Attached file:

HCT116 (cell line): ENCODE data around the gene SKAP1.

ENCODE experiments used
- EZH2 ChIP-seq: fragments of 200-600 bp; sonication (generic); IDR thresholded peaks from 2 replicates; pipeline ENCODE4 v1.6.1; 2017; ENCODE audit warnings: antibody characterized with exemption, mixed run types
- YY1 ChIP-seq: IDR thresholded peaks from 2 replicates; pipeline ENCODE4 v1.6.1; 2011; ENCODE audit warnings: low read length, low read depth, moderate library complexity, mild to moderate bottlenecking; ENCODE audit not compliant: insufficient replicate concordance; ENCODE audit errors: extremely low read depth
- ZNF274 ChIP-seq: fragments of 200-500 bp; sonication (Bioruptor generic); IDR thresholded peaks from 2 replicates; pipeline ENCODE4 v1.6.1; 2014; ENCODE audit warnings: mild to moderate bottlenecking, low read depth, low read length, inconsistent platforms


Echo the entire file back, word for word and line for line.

HCT116 (cell line): ENCODE data around the gene SKAP1.

ENCODE experiments used
- EZH2 ChIP-seq: fragments of 200-600 bp; sonication (generic); IDR thresholded peaks from 2 replicates; pipeline ENCODE4 v1.6.1; 2017; ENCODE audit warnings: antibody characterized with exemption, mixed run types
- YY1 ChIP-seq: IDR thresholded peaks from 2 replicates; pipeline ENCODE4 v1.6.1; 2011; ENCODE audit warnings: low read length, low read depth, moderate library complexity, mild to moderate bottlenecking; ENCODE audit not compliant: insufficient replicate concordance; ENCODE audit errors: extremely low read depth
- ZNF274 ChIP-seq: fragments of 200-500 bp; sonication (Bioruptor generic); IDR thresholded peaks from 2 replicates; pipeline ENCODE4 v1.6.1; 2014; ENCODE audit warnings: mild to moderate bottlenecking, low read depth, low read length, inconsistent platforms